Ludger Woessmann

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    Author Bio:
    Ludger Woessmann is professor of economics at the University of Munich, head of the Department of Human Capital and Innovation at Ifo Institute for Economic Research, and coordinator of the European Expert Network on the Economics of Education (EENEE). His most recent book, School Accountability, Autonomy and Choice around the World, considers sources of international differences in student achievement.


The Achievement Gap Fails to Close

Half century of testing shows persistent divide between haves and have-nots

SUMMER 2019 / VOL. 19, NO. 3

It Pays to Improve School Quality

States that boost student achievement could reap large economic gains

Summer 2016 / Vol. 16, No. 3

An International Look at the Single-Parent Family

Family structure matters more for U.S. students

SPRING 2015 / VOL. 15, NO. 2

U.S. Students from Educated Families Lag in International Tests

It’s not just about kids in poor neighborhoods

FALL 2014 / VOL. 14, NO. 4

Is the U.S. Catching Up?

International and state trends in student achievement

FALL 2012 / VOL. 12, NO. 4

Are U.S. Students Ready to Compete?

The latest on each state’s international standing

Fall 2011 / Vol. 11, No. 4

Merit Pay International

Countries with performance pay for teachers score higher on PISA tests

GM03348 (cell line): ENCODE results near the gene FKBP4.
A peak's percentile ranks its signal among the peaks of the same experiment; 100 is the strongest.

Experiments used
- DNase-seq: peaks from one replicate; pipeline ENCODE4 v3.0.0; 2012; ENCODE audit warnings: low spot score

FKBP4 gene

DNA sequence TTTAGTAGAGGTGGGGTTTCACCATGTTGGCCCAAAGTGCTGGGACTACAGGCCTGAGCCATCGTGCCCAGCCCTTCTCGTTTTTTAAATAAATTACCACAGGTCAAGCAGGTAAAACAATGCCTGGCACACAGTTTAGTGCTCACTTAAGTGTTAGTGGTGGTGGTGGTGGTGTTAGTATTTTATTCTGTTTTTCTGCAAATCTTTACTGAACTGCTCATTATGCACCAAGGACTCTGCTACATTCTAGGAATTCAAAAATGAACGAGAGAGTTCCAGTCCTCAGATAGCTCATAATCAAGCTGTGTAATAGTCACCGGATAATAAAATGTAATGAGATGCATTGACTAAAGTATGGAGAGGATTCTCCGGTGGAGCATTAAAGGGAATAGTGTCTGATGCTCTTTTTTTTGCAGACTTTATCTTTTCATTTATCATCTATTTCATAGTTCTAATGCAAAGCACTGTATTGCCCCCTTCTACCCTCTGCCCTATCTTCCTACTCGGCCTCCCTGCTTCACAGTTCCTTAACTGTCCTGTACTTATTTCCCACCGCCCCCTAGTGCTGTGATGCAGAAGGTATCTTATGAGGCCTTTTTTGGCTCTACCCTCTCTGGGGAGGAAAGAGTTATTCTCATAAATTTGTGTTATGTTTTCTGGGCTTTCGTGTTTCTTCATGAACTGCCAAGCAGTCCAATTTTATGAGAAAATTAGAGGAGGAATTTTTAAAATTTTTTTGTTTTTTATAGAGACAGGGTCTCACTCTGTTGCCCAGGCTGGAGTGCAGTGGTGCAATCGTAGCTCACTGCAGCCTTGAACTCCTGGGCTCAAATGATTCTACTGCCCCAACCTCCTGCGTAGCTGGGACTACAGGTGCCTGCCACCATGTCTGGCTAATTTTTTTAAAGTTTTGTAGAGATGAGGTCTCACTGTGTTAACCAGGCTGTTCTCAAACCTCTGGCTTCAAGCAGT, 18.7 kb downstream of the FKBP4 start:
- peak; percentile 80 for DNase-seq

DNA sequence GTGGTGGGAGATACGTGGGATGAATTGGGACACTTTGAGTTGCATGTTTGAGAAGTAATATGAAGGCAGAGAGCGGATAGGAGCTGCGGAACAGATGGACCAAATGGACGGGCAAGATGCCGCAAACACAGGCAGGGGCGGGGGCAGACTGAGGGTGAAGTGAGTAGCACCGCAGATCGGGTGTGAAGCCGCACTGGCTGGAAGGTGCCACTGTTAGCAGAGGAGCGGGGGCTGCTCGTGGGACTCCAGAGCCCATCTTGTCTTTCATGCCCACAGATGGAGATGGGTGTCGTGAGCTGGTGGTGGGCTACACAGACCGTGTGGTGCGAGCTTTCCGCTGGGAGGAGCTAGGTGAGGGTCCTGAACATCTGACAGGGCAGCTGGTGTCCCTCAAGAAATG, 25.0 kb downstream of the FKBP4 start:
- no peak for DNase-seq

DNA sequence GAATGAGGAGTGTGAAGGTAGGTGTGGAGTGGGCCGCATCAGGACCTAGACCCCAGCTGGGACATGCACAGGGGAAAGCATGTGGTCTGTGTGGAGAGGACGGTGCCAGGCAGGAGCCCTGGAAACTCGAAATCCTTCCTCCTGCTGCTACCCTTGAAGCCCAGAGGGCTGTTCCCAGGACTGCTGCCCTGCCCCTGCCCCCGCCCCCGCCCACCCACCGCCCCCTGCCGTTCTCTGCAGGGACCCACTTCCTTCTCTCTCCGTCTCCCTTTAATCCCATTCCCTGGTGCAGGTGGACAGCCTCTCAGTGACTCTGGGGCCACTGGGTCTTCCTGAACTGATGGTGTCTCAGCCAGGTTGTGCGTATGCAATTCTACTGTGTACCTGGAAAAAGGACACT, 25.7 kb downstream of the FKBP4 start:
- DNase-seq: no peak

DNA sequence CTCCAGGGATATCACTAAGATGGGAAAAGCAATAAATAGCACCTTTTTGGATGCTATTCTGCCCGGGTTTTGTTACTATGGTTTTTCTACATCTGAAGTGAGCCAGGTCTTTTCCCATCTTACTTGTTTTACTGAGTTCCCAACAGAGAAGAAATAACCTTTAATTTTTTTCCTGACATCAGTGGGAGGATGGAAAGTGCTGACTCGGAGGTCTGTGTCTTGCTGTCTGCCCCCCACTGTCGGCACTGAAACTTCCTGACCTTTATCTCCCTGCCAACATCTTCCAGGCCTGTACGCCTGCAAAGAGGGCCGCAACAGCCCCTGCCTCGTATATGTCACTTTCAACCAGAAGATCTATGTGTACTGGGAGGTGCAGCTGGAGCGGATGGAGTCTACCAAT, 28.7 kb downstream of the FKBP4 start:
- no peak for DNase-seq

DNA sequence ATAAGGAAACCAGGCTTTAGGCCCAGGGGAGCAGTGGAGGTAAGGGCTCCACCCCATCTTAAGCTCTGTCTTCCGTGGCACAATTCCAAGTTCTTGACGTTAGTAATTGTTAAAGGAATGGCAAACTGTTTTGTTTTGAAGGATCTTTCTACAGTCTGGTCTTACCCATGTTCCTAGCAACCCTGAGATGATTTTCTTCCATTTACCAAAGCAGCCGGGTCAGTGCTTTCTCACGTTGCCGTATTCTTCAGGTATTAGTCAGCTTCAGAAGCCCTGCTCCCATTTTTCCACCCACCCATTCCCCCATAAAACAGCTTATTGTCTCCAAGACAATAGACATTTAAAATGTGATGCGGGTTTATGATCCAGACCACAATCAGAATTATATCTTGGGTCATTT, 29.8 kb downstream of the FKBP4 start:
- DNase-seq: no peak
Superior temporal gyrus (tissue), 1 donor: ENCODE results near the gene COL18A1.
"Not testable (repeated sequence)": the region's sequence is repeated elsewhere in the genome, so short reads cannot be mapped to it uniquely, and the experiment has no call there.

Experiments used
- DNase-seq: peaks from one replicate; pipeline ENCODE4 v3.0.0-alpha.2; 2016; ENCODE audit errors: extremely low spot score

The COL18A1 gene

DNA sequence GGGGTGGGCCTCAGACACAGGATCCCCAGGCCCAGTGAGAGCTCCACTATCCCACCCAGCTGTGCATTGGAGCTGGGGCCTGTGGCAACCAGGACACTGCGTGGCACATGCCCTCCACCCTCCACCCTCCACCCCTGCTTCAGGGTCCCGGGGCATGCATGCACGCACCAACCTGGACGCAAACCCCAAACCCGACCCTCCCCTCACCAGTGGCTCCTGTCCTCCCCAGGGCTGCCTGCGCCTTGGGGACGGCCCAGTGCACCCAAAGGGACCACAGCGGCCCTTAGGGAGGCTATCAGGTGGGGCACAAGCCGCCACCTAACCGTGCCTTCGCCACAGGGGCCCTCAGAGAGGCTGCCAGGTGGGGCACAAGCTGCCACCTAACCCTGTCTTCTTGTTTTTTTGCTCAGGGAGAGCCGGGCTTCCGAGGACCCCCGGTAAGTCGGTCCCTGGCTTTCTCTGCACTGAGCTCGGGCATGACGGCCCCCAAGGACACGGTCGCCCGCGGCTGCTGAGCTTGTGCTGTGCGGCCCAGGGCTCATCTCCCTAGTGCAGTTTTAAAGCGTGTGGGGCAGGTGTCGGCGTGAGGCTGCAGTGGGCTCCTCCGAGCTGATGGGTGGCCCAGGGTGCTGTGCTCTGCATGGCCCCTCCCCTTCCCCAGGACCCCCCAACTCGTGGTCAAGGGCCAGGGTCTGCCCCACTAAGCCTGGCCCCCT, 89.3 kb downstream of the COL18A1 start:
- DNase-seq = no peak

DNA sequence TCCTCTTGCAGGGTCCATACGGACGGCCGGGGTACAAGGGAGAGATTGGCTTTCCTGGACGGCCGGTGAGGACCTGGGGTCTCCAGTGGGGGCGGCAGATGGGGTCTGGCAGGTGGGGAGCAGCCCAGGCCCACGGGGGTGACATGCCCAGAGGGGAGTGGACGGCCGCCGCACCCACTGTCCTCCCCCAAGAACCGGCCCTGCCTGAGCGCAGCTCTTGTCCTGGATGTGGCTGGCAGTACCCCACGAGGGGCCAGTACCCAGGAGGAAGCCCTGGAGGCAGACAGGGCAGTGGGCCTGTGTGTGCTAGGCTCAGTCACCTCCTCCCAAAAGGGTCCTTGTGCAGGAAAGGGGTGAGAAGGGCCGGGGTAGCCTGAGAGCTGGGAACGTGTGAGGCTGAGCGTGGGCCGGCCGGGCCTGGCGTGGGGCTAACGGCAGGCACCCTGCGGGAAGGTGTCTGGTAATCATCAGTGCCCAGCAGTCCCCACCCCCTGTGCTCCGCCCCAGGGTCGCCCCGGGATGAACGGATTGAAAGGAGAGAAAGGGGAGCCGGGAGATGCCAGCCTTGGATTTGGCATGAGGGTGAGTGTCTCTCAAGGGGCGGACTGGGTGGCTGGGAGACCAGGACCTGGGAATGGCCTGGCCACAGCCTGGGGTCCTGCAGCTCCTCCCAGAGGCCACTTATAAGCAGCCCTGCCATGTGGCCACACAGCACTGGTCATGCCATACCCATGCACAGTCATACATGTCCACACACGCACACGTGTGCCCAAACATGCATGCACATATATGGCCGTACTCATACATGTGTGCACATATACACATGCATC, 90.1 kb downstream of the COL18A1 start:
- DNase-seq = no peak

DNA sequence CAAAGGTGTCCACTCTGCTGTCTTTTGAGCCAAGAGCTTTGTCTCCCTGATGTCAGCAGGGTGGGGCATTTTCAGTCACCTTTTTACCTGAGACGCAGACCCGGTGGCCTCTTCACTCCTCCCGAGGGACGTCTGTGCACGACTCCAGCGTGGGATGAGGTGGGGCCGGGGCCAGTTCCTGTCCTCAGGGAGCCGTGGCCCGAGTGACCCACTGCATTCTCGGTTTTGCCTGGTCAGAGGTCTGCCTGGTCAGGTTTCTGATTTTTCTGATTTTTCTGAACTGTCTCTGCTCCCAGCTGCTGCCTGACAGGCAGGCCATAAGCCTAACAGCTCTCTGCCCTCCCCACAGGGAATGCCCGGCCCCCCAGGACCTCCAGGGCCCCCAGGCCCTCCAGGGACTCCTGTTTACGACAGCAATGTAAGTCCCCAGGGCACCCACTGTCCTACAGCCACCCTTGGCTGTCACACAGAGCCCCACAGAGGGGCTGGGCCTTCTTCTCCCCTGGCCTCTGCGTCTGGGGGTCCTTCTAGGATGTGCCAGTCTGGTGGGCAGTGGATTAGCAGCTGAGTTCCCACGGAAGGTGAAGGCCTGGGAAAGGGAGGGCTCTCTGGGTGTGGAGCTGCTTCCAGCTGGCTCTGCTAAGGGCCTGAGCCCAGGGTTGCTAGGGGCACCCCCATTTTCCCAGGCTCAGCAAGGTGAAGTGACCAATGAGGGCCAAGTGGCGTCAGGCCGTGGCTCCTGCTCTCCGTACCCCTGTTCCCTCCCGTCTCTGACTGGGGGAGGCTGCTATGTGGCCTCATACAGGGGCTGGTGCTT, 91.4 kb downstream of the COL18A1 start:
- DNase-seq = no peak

Spring 2011 / Vol. 11, No. 2

Teaching Math to the Talented

Which countries—and states—are producing high-achieving students?

Winter 2011 / Vol. 11, No. 1

School Choice International

Higher private school share boosts national test scores

Winter 2009 / Vol. 9, No. 1

Education and Economic Growth

It’s not just going to school, but learning something while there that matters

Spring 2008 / Vol. 8, No. 2

Why Students in Some Countries Do Better

International evidence on the importance of education policy

Summer 2001 / Vol. 1, No. 2

Crowd Control

Does reducing class size work?

Summer 2003 / Vol. 3, No. 3

Blog Posts/Multimedia

Apprenticeship Programs in a Changing Economic World

In a knowledge-based economy, early employment gains with vocational training may lead to later problems when specific skills become obsolete and workers lack the ability to adjust to a changed economic environment.


Universal Basic Skills and Sustainable Development Goals

A new report examines the economic impact of meeting a goal of bringing all children up to a level of basic skills.

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